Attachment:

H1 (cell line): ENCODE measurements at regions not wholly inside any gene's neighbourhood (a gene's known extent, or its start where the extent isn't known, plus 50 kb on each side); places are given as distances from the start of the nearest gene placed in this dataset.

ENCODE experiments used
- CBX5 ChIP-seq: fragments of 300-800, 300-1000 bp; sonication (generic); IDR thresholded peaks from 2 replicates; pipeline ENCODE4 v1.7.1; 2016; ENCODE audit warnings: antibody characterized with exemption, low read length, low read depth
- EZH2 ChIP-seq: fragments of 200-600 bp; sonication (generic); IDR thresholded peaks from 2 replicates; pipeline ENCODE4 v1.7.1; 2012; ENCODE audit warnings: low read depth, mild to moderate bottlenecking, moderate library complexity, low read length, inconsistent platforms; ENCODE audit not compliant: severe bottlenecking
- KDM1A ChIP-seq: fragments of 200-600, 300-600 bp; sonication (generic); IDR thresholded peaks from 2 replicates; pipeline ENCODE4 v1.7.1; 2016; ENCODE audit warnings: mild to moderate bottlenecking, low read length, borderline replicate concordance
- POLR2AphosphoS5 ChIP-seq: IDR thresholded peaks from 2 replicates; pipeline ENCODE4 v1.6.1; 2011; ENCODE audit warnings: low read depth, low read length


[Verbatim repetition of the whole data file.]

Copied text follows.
H1 (cell line): ENCODE measurements at regions not wholly inside any gene's neighbourhood (a gene's known extent, or its start where the extent isn't known, plus 50 kb on each side); places are given as distances from the start of the nearest gene placed in this dataset.

ENCODE experiments used
- CBX5 ChIP-seq: fragments of 300-800, 300-1000 bp; sonication (generic); IDR thresholded peaks from 2 replicates; pipeline ENCODE4 v1.7.1; 2016; ENCODE audit warnings: antibody characterized with exemption, low read length, low read depth
- EZH2 ChIP-seq: fragments of 200-600 bp; sonication (generic); IDR thresholded peaks from 2 replicates; pipeline ENCODE4 v1.7.1; 2012; ENCODE audit warnings: low read depth, mild to moderate bottlenecking, moderate library complexity, low read length, inconsistent platforms; ENCODE audit not compliant: severe bottlenecking
- KDM1A ChIP-seq: fragments of 200-600, 300-600 bp; sonication (generic); IDR thresholded peaks from 2 replicates; pipeline ENCODE4 v1.7.1; 2016; ENCODE audit warnings: mild to moderate bottlenecking, low read length, borderline replicate concordance
- POLR2AphosphoS5 ChIP-seq: IDR thresholded peaks from 2 replicates; pipeline ENCODE4 v1.6.1; 2011; ENCODE audit warnings: low read depth, low read length